San Pedro de Arlanza, Hortiguela

San Pedro de Arlanza is a ruined Benedictine monastery in north central Spain.

It is located in the valley of the river Arlanza in Hortigüela, Burgos. Founded in 912, it has been called the "cradle of Castile" (cuna de Castilla). It was abandoned in 1841 during the confiscations the government of Juan Álvarez Mendizábal, when ecclesiastical properties were roundly redistributed.


San Pedro's two purported founding documents, preserved in twelfth-century cartulary, were issued one by Count Fernán González and his wife, Sancha, and the other by Fernán's mother and brother, Muniadona Ramírez and Ramiro González, with Count Gonzalo Téllez and his wife, Flamula. Both documents suffer from certain inconsistencies and anachronisms that have cast doubts on their authenticity, especially that of Fernán González. It was probably forged to give the monastery a more illustrious lineage than it could prove to have. The copy of the charter of Gonzalo Téllez is more likely to be based on reality, since Gonzalo is known to have been active in 912. Fernán González and Sancha were buried at San Pedro, however, and remained there until the dispersal of the monastic community in 1841 necessitated the removal of their sarcophagi to the collegiate church of San Cosme y San Damián at Covarrubias.


The present ruins of the church are those of the building begun in 1080. It had three naves and three semicircular apses in the Romanesque style. Later modifications in the Gothic style transformed the outward appearance, but some of its eleventh-century capitals have been preserved. Among the ruins the three apses still stand, as do the tower (erected towards the close of the twelfth century), part of the cloisters and the chapter house, and the double-aperture and the tympanum above the main façade. The portal of the church was transferred to the National Archaeological Museum of Spain in Madrid in 1895. A large Romanesque tomb, said to belong to the legendary Mudarra González, was moved to the Cathedral of Burgos, and some frescoes have been transferred to the Metropolitan Museum of Art in New York and others (like Paintings from Arlanza) to the Museu Nacional d'Art de Catalunya in Barcelona.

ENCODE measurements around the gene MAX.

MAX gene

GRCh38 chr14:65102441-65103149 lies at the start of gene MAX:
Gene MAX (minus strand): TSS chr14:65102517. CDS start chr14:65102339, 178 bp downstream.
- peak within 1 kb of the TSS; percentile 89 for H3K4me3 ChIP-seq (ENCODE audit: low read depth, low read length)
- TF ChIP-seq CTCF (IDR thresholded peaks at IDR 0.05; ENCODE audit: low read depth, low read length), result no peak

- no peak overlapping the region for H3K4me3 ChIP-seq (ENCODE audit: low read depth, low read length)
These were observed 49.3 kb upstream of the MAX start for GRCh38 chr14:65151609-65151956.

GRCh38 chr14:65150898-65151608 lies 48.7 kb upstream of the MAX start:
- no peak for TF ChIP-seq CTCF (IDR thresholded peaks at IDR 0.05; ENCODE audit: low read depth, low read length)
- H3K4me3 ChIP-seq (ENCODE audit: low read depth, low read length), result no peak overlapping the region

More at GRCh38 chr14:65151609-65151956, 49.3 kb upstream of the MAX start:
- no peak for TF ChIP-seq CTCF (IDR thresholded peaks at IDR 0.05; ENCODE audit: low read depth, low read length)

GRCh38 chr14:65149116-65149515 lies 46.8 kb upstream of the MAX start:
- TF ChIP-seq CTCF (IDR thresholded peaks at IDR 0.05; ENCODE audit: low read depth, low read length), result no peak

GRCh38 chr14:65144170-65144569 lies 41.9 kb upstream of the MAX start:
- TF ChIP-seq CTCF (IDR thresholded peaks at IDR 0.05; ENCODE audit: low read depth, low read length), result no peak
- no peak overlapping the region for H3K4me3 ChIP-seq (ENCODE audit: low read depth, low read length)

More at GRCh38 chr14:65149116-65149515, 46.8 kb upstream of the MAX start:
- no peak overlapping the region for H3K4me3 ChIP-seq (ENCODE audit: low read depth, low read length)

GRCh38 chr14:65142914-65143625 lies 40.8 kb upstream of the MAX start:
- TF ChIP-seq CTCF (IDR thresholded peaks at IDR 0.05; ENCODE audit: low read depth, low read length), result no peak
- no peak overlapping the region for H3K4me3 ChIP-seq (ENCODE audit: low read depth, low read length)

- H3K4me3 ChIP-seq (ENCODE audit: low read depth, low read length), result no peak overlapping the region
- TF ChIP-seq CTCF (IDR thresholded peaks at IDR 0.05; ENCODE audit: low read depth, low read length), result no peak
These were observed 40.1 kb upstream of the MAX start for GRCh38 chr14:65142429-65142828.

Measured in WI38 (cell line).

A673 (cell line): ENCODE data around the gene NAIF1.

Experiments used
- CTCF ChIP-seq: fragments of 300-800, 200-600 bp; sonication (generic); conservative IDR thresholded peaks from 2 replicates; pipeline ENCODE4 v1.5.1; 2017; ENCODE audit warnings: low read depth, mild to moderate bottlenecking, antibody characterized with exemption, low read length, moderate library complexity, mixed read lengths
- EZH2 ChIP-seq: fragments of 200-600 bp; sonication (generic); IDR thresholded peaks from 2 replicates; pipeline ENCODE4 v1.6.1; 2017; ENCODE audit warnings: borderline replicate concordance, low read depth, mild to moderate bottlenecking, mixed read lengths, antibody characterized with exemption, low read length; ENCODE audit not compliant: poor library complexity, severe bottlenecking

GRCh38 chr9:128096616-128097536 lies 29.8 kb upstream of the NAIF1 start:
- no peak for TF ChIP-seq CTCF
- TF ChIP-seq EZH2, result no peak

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San Pedro de Arlanza Reviews
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TripAdvisor Traveler Rating 4.5
64 reviews
Google
4.2
TripAdvisor
  • Of beaten path to coverrubias stop at San Pedro de Arlanza. While the site is currently closed and not possible to visit the inside the outside is still worth the stop. It’s under renovation and...  more »
  • Beautiful and well preserved Monastery. Guided tour is recommended. Views from inside are worth the visit.  more »
Google
  • It was closed when we went as it is under construction. What you see on the outside seems interesting even though you can see that there are many stones missing
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  • We have caught it in the middle of the works and we have only been able to see it from the road and in full reconstruction. I wish I could have walked inside. I look forward to returning when it is reformed and I look forward to changing this review by saying that the reform has respected the original.
    See original
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